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Chinese define what is malicious software
by Konstantin Kornakov | Jan 31 2007 09:23 GMT

China finally has a new definition of what is termed "malicious software”, according to a report by the China News Service. Malware is currently big news in China, as a whole campaign has been started by the country's netizens to fight against so-called "hooligan software”. However, an important problem was that China lacked a general definition of what can be termed as "malicious software”, which could potentially lead to misunderstandings. In order to overcome this problem the Internet Society of China set up a special study group to develop an understanding of what is malware and work with the public in dealing with their complaints.

A call for input from the general public was made on November 8, when the ISC published its draft proposal and wanted to find out how Chinese web surfers felt about the problem. After receiving more that 8,500 different opinions a final version of the definition was unveiled. According to the Shanghai Daily malware has been defined as a "program that is installed on computers or other terminals without the user's permission and infringes the user's rights”. However, in order to fully satisfy the official definition, malware must also follow at least one of the following additional criteria as set out in Chinese sources:

  • Be installed without notification or approval

  • Not offer an uninstall service or remain after removal

  • Make changes to the user's browser or any other settings without permission, disabling access to the Internet or forcing to visit certain websites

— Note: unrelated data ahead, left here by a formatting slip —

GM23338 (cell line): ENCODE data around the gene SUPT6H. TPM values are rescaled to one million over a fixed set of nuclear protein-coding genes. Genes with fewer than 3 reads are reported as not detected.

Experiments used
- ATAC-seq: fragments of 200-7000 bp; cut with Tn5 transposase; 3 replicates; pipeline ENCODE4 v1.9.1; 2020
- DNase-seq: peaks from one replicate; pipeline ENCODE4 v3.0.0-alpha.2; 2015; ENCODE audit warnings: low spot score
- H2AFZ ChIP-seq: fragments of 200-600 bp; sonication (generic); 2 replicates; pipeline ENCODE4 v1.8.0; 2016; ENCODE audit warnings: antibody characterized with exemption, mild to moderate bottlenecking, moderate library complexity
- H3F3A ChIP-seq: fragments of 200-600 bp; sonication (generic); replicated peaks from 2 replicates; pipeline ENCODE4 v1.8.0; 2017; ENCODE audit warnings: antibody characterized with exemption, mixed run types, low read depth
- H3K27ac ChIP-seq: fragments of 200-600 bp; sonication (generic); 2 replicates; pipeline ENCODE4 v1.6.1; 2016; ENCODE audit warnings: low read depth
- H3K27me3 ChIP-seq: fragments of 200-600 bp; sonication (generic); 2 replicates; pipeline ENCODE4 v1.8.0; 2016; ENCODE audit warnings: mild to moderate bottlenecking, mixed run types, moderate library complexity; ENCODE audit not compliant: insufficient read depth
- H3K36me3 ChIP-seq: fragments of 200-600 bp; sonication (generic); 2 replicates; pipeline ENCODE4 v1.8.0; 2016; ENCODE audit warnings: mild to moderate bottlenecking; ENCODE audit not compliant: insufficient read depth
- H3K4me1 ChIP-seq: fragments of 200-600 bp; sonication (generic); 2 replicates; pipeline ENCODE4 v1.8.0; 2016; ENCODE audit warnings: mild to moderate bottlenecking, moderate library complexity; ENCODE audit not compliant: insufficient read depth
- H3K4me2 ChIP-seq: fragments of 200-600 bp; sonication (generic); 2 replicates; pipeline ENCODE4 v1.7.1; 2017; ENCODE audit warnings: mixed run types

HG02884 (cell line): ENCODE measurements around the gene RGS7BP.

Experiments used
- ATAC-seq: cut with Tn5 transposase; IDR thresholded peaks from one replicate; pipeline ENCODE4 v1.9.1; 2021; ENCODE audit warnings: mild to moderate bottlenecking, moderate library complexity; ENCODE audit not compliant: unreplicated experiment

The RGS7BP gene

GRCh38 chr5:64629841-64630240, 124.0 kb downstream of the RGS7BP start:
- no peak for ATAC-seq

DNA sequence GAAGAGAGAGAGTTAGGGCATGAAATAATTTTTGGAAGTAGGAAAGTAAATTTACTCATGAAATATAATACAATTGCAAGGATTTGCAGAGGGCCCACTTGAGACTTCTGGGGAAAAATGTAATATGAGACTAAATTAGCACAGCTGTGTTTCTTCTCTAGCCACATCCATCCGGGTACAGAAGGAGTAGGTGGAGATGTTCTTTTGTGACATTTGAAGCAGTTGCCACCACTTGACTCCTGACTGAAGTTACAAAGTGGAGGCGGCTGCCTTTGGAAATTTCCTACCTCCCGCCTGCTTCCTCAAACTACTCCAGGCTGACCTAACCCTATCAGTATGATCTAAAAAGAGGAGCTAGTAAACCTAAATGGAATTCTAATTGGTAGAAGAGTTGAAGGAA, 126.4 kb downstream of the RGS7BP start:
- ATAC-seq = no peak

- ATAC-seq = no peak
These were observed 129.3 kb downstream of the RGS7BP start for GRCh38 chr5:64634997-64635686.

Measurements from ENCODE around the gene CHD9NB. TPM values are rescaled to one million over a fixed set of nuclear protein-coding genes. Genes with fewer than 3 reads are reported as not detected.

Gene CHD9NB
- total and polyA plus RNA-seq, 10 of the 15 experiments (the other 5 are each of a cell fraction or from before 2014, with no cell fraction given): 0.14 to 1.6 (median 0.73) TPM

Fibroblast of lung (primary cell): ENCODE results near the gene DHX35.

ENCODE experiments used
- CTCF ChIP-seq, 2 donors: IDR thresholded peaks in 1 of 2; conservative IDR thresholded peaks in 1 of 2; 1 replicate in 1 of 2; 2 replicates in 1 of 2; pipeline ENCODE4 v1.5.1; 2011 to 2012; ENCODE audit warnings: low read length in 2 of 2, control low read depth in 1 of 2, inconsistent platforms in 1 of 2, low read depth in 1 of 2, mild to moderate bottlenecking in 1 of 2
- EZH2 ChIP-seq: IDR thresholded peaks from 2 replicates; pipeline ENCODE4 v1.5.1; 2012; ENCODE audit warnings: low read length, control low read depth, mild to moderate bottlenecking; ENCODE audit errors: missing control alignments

• Trigger pop-ups

  • Collect user data without notification or permission

  • Mislead users to uninstall non-malicious software

  • Be bundled with other known malware

  • Have any other issues that infringe the user's "right to know" and "right to choose."

Despite the prominence of China's anti-malware campaign, it has already suffered several setbacks, as at least one of the lawsuits launched by the anti-hooligan software group has been lost. A Beijing court recently ruled against claimant Dong Haiping, who accused Alibaba, one of the major Internet portals in China, of forcing him to install Yahoo Assistant, which in turn allegedly rendered the hard disk of his computer inoperable. However, the court decided that Mr Dong offered no proof of that and suggested that in fact it may have been some pirated software that was installed on the computer that came into conflict with Yahoo Assistant to cause the fault. The ISC itself recognizes that the definition of malware they have given does not have any legal validity and could not be used in a court of law. However, it will serve as an industry regulation and will certainly start a national debate that may lead to the inclusion of provisions regarding malware into China's legislation.


China Daily